Does Subclinical Hypothyroidism Add Any Symptoms? Evidence from a Danish Population-Based Study

Allan Carlé*, Jesper Scott Karmisholt, Nils Knudsen, Hans Perrild, Bettina Heinsbæk Thuesen, Lars Ovesen, Lone Banke Rasmussen, Inge Bülow Pedersen

*Corresponding author for this work

Research output: Contribution to journalJournal articleResearchpeer-review

5 Citations (Scopus)


BACKGROUND: Few studies have scrutinized the spectrum of symptoms in subclinical hypothyroidism.

METHODS: From 3 Danish Investigation on Iodine Intake and Thyroid Diseases (DanThyr) cross-sectional surveys performed in the period 1997 to 2005, a total of 8903 subjects participated in a comprehensive investigation including blood samples and questionnaires on previous diseases, smoking habits, alcohol intake, and education. From the 3 surveys we included patients with subclinical hypothyroidism (n = 376) and euthyroid controls (n = 7619). We explored to what extent patients with subclinical hypothyroidism reported 13 previously identified hypothyroidism-associated symptoms (tiredness, dry skin, mood lability, constipation, palpitations, restlessness, shortness of breath, wheezing, globus sensation, difficulty swallowing, hair loss, dizziness/vertigo, and anterior neck pain). In various uni- and multivariate regression models we searched for circumstances predicting why some patients have more complaints than others.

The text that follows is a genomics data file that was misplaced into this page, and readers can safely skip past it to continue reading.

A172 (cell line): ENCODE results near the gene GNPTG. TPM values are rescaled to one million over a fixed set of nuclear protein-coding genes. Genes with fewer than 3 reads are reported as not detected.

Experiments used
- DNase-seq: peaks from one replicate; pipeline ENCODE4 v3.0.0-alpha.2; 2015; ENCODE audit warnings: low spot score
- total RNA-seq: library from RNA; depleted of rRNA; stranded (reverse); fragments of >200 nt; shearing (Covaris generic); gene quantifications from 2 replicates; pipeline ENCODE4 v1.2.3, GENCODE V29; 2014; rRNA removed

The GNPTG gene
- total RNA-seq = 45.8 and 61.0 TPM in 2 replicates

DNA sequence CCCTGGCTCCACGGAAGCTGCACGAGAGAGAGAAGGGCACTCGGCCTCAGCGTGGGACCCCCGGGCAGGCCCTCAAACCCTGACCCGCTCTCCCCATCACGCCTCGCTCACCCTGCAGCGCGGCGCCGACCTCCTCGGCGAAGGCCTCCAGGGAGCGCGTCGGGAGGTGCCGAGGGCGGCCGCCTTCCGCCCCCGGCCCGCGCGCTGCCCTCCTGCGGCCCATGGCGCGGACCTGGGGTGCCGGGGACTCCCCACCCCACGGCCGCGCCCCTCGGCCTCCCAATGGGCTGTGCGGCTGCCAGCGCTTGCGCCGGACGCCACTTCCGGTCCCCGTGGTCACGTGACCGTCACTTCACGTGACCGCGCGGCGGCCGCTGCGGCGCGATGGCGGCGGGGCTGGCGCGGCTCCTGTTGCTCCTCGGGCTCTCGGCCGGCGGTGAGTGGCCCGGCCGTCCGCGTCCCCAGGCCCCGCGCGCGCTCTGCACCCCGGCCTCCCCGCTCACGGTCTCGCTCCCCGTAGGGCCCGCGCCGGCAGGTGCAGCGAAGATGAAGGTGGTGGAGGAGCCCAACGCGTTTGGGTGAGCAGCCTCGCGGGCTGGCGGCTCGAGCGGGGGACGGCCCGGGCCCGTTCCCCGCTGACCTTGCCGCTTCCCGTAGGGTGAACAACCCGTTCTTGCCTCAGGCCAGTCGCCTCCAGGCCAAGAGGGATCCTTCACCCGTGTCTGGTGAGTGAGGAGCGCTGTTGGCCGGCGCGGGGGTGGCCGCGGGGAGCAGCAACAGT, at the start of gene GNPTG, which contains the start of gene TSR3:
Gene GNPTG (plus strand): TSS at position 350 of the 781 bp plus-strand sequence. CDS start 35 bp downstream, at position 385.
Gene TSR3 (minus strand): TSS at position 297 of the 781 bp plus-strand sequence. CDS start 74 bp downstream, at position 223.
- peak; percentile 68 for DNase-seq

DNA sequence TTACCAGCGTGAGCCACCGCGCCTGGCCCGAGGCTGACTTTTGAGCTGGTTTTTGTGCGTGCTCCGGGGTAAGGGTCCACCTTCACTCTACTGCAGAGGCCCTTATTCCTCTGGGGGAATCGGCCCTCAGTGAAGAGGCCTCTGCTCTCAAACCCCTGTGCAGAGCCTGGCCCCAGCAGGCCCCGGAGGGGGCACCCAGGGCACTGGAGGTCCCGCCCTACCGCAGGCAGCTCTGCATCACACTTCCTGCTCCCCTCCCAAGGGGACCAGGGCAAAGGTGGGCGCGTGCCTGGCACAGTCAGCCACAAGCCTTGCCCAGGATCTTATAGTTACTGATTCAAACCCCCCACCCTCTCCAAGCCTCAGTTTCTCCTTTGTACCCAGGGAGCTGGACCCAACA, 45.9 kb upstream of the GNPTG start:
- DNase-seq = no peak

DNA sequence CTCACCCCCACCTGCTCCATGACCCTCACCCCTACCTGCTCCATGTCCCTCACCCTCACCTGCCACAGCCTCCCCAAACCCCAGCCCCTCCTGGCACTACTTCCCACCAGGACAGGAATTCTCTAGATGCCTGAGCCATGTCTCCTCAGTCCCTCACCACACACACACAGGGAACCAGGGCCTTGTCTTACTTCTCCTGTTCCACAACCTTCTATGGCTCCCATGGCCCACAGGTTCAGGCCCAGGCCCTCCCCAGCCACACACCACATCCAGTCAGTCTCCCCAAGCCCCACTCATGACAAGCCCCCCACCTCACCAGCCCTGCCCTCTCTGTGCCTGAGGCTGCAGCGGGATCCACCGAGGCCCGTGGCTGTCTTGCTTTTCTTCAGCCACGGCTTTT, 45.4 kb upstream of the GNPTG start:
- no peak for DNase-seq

RESULTS: Subclinically hypothyroid patients did not report higher hypothyroidism score [(median, interquartile range), 2 (0-4) vs 2 (0-4), P = .25] compared with euthyroid controls. Within the group of subclinical hypothyroid patients, comorbidity had the highest impact on symptoms (tiredness, shortness of breath, wheezing; all P < .001); TSH level had no impact on symptom score; and younger age was accompanied by higher mental burden (tiredness, P < .001; mood lability, P < .001; restlessness, P = .012), whereas shortness of breath was associated with high body mass index (P < .001) and smoking (P = .007).

CONCLUSION: Patients with a thyroid function test suggesting subclinical hypothyroidism do not experience thyroid disease-related symptoms more often than euthyroid subjects. In subclinical hypothyroidism, clinicians should focus on concomitant diseases rather than expecting symptomatic relief following levothyroxine substitution.

Original languageEnglish
JournalAmerican Journal of Medicine
Issue number9
Pages (from-to)1115-1126.e1
Publication statusPublished - Sep 2021

Bibliographical note

Publisher Copyright:
© 2021 Elsevier Inc.


  • Case-control study
  • Hypothyroidism
  • Overt hypothyroidism
  • Population-based study
  • Subclinical hypothyroidism
  • Symptoms


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